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Tips for giving a great congratulations toast

Selena Dehne is a marketing and public relations manager for JIST Publishing, freelance writer and life-long Hoosier. She covers home, entertaining, and holiday topics for and Selena has also published do...

Write and deliver memorable toasts

It’s natural to feel stressed and nervous when tasked with the honor of making a toast, particularly if you’ve had little to no public speaking experience. At celebrations, where toasts are traditionally made, your emotions may run rampant and you may be unfamiliar with the people who are in the diverse audience you’re addressing. You want to make a great congratulations speech, but faced with obstacles like these, you may have difficulty finding the right words to say and presenting yourself with confidence and charm.

Write and deliver memorable toasts

Don't fret. Whether you'll be speaking at a wedding, shower, awards ceremony or another type of celebration, the following tips will help you write and deliver a spectacular toast.

1Remember, the toast isn't about you

According to Julie Subotky, author of CONSIDER IT DONE: Accomplish 228 of Life's Trickiest Tasks, the key to a successful toast is to make it about the person you are toasting. "Don't talk about yourself. It's fine to let people in on some little secret, but if you're going to include yourself in the story, you'd better make it something really funny or interesting," she advises.

2Consider the crowd and the type of event

"Is the room full of family and aged relatives or close childhood friends? The latter gives you a little more permission to tell all. Still, unless it's a bachelor or bachelorette party, keep it PG or at least PG-13," says Subotky. She also warns against telling too many jokes, particularly those that involve sex, physical features or any other areas that might offend the person or couple being toasted and other guests in attendance.

3Get personal without going overboard

Your toast shouldn't sound as though it's been written from a template. According to Subotky, the more your toast can celebrate someone's unique personality traits, the better. "Start by jotting down a few key things about the person you are planning to toast," she suggests. "These should be personal, but not too personal. No embarrassing childhood anecdotes."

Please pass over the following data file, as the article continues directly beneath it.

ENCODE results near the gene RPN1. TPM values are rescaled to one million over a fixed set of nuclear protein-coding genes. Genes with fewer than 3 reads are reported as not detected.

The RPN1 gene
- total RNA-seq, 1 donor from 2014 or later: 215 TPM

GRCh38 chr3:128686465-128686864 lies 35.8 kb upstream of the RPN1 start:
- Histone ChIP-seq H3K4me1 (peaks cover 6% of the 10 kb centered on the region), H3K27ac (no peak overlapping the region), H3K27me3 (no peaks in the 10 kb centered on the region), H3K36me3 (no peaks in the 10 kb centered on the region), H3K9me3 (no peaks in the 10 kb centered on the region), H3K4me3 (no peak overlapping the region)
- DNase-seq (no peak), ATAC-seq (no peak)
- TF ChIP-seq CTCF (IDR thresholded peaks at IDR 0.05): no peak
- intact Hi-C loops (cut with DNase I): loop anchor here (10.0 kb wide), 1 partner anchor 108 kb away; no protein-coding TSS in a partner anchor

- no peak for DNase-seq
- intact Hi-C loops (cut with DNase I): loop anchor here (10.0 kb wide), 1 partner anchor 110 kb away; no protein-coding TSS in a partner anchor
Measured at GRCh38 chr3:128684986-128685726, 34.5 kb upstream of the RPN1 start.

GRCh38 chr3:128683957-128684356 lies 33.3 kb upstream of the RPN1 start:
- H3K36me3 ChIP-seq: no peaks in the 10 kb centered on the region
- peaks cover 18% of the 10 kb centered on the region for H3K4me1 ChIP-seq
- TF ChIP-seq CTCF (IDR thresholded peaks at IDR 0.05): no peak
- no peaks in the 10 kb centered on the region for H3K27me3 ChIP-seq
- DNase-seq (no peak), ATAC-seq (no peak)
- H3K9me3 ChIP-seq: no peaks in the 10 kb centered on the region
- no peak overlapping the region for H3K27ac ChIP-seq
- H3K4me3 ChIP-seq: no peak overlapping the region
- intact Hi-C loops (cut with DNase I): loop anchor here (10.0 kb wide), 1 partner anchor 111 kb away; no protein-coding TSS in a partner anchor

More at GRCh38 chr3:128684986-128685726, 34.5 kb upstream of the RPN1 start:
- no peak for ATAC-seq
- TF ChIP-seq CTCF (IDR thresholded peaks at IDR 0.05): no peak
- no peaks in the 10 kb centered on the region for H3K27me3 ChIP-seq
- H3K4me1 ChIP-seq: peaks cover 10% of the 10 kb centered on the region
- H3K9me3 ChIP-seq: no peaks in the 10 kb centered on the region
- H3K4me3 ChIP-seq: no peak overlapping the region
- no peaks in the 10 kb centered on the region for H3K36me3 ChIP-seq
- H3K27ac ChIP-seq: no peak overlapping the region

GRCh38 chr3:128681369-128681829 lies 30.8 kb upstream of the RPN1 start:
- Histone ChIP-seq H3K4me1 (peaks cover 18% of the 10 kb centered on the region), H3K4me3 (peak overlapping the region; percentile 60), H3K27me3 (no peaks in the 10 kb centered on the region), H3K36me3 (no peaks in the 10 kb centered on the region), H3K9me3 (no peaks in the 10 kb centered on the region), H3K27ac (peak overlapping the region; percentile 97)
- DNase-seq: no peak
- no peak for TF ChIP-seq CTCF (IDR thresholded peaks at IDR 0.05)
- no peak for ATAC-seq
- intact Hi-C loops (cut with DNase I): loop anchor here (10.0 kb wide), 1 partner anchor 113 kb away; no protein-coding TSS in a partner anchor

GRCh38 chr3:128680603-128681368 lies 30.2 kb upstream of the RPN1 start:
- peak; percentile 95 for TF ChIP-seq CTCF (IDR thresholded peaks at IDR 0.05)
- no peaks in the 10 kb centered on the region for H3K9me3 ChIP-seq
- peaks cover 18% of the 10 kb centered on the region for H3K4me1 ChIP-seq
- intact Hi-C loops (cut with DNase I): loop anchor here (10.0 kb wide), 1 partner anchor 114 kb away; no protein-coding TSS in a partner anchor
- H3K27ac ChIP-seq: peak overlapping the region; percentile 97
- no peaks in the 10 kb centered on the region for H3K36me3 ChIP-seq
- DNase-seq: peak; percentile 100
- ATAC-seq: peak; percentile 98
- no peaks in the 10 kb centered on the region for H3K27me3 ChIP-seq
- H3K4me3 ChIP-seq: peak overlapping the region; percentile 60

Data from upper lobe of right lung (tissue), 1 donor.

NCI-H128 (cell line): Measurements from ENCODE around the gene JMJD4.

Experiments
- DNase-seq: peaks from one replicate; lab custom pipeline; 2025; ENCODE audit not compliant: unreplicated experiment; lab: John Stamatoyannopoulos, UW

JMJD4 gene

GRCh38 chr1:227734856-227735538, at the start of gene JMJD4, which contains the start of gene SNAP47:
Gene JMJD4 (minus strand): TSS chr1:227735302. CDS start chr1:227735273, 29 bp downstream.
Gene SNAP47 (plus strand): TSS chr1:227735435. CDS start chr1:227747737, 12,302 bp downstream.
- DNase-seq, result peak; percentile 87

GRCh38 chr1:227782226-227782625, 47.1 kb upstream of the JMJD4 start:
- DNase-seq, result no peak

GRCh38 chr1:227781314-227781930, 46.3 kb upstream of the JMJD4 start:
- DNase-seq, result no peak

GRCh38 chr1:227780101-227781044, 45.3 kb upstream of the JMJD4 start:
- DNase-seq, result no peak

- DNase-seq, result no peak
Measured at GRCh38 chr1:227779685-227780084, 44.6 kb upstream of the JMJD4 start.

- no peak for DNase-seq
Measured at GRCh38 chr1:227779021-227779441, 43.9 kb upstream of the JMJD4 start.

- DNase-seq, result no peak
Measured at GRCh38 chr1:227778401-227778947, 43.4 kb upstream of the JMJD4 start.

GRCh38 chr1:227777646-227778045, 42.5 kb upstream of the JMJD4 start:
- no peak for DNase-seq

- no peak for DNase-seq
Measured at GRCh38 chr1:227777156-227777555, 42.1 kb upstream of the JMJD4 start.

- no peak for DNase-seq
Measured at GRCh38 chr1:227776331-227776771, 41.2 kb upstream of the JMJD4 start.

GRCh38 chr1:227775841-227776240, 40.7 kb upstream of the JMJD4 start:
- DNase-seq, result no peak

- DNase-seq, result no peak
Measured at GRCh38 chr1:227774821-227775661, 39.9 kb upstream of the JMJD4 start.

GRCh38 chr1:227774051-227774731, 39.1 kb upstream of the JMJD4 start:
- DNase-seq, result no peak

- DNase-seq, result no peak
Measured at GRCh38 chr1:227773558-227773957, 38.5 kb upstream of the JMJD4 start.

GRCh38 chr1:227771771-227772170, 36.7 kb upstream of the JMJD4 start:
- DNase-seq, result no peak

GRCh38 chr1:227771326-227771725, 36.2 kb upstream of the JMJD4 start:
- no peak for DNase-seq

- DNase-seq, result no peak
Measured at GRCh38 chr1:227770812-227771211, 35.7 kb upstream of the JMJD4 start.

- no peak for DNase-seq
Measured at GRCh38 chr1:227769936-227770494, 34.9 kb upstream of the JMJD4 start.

4Be short and sweet

"Limit the toast length to a minute or two at most, particularly if there are other people who will make toasts," says Constance Hoffman, a professional etiquette coach and owner of Social & Business Graces, Inc.

Subotky agrees, adding, "Rehearse your toast beforehand and time yourself, keeping in mind that there will hopefully be pauses for laughter."

5Present yourself with poise and confidence

"Words are only half the ceremony. The entire presentation is part of the toast, and all eyes will be on the speaker," explains Hoffman. To ensure that you present yourself well, consider her following tips:

  • When in a group, stand. This guarantees that everyone can see you and helps your voice carry to back of the room.
  • Do not read from a note card or other prompt.
  • Maintain eye contact. The first and last person you look at should be the individual(s) you are toasting, but also look to the rest of the audience.
  • Hold your glass at waist-height throughout the toast. This is a visual clue that you are giving a toast rather than a prolonged speech.
  • Do not gesture with your glass. This could create sloshing or spills that would ruin the presentation.
  • Raise your glass to eye-level at the end of your toast in the direction of the person you are toasting. It is acceptable to move the glass slightly to encompass more than one individual.

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